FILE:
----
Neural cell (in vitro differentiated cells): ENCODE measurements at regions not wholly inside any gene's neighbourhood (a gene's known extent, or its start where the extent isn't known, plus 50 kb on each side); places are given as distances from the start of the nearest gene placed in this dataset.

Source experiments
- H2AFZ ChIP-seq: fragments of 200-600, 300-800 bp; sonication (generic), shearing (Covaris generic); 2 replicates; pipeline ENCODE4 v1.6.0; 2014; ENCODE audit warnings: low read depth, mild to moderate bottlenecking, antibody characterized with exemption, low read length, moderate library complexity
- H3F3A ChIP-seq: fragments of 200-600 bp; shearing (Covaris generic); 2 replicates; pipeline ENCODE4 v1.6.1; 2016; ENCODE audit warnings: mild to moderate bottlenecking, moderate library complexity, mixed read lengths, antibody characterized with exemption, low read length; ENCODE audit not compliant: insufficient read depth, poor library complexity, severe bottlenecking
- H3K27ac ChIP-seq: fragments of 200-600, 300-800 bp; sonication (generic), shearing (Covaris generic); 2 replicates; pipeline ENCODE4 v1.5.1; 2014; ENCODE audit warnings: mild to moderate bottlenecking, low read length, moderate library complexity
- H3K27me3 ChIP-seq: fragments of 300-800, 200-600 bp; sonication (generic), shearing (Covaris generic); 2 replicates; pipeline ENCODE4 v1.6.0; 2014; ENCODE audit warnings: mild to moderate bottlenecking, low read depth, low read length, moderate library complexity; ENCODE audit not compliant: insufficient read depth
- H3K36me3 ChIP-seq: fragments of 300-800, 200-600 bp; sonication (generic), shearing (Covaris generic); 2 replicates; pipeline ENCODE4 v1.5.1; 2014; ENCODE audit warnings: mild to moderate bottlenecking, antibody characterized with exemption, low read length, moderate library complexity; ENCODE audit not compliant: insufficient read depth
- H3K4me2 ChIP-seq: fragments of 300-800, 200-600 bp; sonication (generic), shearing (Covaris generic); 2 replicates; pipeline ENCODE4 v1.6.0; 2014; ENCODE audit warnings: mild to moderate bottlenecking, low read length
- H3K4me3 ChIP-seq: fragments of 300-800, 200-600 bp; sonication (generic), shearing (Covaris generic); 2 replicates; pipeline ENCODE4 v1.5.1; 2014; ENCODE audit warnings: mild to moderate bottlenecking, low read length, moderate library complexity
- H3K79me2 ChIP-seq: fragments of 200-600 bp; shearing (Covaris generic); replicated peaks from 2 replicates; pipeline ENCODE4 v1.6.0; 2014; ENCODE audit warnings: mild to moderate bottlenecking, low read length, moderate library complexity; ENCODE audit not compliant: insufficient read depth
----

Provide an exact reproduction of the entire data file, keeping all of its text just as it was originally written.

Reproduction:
Neural cell (in vitro differentiated cells): ENCODE measurements at regions not wholly inside any gene's neighbourhood (a gene's known extent, or its start where the extent isn't known, plus 50 kb on each side); places are given as distances from the start of the nearest gene placed in this dataset.

Source experiments
- H2AFZ ChIP-seq: fragments of 200-600, 300-800 bp; sonication (generic), shearing (Covaris generic); 2 replicates; pipeline ENCODE4 v1.6.0; 2014; ENCODE audit warnings: low read depth, mild to moderate bottlenecking, antibody characterized with exemption, low read length, moderate library complexity
- H3F3A ChIP-seq: fragments of 200-600 bp; shearing (Covaris generic); 2 replicates; pipeline ENCODE4 v1.6.1; 2016; ENCODE audit warnings: mild to moderate bottlenecking, moderate library complexity, mixed read lengths, antibody characterized with exemption, low read length; ENCODE audit not compliant: insufficient read depth, poor library complexity, severe bottlenecking
- H3K27ac ChIP-seq: fragments of 200-600, 300-800 bp; sonication (generic), shearing (Covaris generic); 2 replicates; pipeline ENCODE4 v1.5.1; 2014; ENCODE audit warnings: mild to moderate bottlenecking, low read length, moderate library complexity
- H3K27me3 ChIP-seq: fragments of 300-800, 200-600 bp; sonication (generic), shearing (Covaris generic); 2 replicates; pipeline ENCODE4 v1.6.0; 2014; ENCODE audit warnings: mild to moderate bottlenecking, low read depth, low read length, moderate library complexity; ENCODE audit not compliant: insufficient read depth
- H3K36me3 ChIP-seq: fragments of 300-800, 200-600 bp; sonication (generic), shearing (Covaris generic); 2 replicates; pipeline ENCODE4 v1.5.1; 2014; ENCODE audit warnings: mild to moderate bottlenecking, antibody characterized with exemption, low read length, moderate library complexity; ENCODE audit not compliant: insufficient read depth
- H3K4me2 ChIP-seq: fragments of 300-800, 200-600 bp; sonication (generic), shearing (Covaris generic); 2 replicates; pipeline ENCODE4 v1.6.0; 2014; ENCODE audit warnings: mild to moderate bottlenecking, low read length
- H3K4me3 ChIP-seq: fragments of 300-800, 200-600 bp; sonication (generic), shearing (Covaris generic); 2 replicates; pipeline ENCODE4 v1.5.1; 2014; ENCODE audit warnings: mild to moderate bottlenecking, low read length, moderate library complexity
- H3K79me2 ChIP-seq: fragments of 200-600 bp; shearing (Covaris generic); replicated peaks from 2 replicates; pipeline ENCODE4 v1.6.0; 2014; ENCODE audit warnings: mild to moderate bottlenecking, low read length, moderate library complexity; ENCODE audit not compliant: insufficient read depth